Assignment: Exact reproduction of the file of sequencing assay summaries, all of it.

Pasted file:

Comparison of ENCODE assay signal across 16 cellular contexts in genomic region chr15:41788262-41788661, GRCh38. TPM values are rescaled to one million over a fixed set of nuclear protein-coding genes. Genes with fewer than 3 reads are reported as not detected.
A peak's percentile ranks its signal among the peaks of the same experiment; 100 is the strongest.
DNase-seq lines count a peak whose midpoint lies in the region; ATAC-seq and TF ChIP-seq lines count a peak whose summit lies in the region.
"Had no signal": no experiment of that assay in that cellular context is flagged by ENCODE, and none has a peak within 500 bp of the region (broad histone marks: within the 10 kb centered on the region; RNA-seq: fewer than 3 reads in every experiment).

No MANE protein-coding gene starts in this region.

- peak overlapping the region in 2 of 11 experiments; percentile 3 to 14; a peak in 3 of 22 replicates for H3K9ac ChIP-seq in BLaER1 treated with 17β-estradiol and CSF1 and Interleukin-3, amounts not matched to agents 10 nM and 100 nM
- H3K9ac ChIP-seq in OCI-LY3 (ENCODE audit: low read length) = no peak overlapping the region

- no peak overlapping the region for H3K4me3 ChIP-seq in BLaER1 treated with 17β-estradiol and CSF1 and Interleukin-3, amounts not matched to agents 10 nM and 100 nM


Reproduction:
Comparison of ENCODE assay signal across 16 cellular contexts in genomic region chr15:41788262-41788661, GRCh38. TPM values are rescaled to one million over a fixed set of nuclear protein-coding genes. Genes with fewer than 3 reads are reported as not detected.
A peak's percentile ranks its signal among the peaks of the same experiment; 100 is the strongest.
DNase-seq lines count a peak whose midpoint lies in the region; ATAC-seq and TF ChIP-seq lines count a peak whose summit lies in the region.
"Had no signal": no experiment of that assay in that cellular context is flagged by ENCODE, and none has a peak within 500 bp of the region (broad histone marks: within the 10 kb centered on the region; RNA-seq: fewer than 3 reads in every experiment).

No MANE protein-coding gene starts in this region.

- peak overlapping the region in 2 of 11 experiments; percentile 3 to 14; a peak in 3 of 22 replicates for H3K9ac ChIP-seq in BLaER1 treated with 17β-estradiol and CSF1 and Interleukin-3, amounts not matched to agents 10 nM and 100 nM
- H3K9ac ChIP-seq in OCI-LY3 (ENCODE audit: low read length) = no peak overlapping the region

- no peak overlapping the region for H3K4me3 ChIP-seq in BLaER1 treated with 17β-estradiol and CSF1 and Interleukin-3, amounts not matched to agents 10 nM and 100 nM